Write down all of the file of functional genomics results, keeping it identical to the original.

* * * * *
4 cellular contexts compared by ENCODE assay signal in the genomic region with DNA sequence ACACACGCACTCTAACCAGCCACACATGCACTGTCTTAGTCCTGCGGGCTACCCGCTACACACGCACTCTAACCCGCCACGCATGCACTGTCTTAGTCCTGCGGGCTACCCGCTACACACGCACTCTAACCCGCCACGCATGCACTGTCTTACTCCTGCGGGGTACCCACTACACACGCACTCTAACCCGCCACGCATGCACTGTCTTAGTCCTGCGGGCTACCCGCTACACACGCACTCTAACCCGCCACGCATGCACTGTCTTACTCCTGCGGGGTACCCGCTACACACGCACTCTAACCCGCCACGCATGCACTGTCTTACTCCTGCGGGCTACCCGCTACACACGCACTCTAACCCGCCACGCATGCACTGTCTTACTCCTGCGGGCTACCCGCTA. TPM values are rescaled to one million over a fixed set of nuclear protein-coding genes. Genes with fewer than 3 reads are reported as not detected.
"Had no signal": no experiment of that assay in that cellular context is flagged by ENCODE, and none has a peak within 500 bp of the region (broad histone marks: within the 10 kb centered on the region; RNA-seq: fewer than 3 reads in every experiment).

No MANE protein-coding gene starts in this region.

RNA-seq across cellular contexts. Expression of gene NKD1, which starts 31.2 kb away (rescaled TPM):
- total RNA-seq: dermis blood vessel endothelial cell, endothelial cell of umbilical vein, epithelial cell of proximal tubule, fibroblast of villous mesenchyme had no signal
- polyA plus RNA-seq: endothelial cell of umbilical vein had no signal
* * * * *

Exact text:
4 cellular contexts compared by ENCODE assay signal in the genomic region with DNA sequence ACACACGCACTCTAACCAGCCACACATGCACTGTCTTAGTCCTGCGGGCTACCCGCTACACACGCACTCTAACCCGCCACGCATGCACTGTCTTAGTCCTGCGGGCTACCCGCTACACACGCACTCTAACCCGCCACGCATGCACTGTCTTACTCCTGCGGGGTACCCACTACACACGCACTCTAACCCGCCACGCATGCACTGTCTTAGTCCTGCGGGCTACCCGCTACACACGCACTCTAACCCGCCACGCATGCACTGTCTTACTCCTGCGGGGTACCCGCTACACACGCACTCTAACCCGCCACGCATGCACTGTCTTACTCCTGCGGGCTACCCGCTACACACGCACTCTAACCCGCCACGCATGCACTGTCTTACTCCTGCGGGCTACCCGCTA. TPM values are rescaled to one million over a fixed set of nuclear protein-coding genes. Genes with fewer than 3 reads are reported as not detected.
"Had no signal": no experiment of that assay in that cellular context is flagged by ENCODE, and none has a peak within 500 bp of the region (broad histone marks: within the 10 kb centered on the region; RNA-seq: fewer than 3 reads in every experiment).

No MANE protein-coding gene starts in this region.

RNA-seq across cellular contexts. Expression of gene NKD1, which starts 31.2 kb away (rescaled TPM):
- total RNA-seq: dermis blood vessel endothelial cell, endothelial cell of umbilical vein, epithelial cell of proximal tubule, fibroblast of villous mesenchyme had no signal
- polyA plus RNA-seq: endothelial cell of umbilical vein had no signal